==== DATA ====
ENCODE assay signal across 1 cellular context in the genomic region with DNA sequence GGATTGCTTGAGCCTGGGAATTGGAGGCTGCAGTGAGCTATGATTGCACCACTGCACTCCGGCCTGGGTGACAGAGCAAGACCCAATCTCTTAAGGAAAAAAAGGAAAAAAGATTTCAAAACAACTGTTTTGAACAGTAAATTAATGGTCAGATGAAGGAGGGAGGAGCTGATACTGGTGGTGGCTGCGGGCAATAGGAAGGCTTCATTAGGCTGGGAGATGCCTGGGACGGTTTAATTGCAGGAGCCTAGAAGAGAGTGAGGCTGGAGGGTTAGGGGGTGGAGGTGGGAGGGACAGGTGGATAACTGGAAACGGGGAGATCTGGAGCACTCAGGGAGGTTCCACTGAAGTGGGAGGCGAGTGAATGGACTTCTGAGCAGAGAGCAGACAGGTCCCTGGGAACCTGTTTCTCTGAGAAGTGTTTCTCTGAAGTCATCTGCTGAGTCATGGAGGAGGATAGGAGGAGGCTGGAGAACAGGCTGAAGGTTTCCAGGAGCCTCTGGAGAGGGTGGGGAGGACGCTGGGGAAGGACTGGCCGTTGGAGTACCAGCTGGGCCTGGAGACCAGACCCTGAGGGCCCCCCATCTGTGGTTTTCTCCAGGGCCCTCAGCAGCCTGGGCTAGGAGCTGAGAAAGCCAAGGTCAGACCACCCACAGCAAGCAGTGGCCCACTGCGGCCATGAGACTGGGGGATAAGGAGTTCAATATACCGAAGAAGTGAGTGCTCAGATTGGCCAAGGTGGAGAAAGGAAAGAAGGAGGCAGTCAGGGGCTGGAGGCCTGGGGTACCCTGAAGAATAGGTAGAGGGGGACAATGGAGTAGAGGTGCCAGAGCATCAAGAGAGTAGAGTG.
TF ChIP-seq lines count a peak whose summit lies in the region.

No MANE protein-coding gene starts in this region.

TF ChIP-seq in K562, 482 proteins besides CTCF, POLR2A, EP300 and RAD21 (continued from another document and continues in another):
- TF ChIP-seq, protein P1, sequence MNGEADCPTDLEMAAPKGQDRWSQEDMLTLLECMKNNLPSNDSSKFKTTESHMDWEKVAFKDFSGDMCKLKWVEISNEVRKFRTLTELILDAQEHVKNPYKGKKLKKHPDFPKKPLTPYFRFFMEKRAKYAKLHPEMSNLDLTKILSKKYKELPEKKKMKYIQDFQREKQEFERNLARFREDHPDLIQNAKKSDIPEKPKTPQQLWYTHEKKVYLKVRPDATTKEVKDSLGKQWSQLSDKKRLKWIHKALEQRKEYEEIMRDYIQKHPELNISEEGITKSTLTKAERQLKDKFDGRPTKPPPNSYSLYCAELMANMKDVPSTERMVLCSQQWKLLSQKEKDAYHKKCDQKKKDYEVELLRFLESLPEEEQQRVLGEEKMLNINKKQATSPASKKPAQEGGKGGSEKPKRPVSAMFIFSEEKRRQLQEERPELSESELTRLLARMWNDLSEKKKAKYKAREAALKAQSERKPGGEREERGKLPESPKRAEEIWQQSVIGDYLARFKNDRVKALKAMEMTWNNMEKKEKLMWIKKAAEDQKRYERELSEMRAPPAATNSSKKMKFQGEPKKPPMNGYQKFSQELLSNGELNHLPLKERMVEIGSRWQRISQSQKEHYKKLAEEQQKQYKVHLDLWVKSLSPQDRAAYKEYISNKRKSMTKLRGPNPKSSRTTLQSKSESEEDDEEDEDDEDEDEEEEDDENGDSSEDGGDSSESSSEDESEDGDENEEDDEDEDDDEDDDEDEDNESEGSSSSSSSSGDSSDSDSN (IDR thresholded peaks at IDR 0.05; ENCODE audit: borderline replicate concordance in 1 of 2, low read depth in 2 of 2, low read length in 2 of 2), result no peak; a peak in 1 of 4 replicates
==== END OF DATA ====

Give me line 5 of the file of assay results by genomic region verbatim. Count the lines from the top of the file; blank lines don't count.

- TF ChIP-seq, protein P1, sequence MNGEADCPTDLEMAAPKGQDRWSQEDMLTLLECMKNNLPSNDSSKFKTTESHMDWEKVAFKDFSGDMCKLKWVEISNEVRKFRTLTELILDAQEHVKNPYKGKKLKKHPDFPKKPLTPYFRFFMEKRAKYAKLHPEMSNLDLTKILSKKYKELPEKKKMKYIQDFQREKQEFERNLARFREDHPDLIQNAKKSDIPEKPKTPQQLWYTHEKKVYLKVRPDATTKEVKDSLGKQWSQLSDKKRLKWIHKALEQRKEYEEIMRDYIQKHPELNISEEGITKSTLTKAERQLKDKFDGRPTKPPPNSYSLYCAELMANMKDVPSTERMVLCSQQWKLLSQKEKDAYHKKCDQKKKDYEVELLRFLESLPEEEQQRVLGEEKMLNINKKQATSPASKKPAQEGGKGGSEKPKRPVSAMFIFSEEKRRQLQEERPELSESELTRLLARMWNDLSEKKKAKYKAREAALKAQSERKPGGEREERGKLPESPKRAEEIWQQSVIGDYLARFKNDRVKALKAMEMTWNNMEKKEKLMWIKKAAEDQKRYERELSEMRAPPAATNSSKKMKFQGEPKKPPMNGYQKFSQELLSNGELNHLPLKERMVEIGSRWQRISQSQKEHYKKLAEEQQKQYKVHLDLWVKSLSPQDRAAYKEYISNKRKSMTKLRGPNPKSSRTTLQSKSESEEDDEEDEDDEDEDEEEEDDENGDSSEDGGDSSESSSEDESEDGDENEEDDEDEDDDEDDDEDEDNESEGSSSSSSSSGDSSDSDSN (IDR thresholded peaks at IDR 0.05; ENCODE audit: borderline replicate concordance in 1 of 2, low read depth in 2 of 2, low read length in 2 of 2), result no peak; a peak in 1 of 4 replicates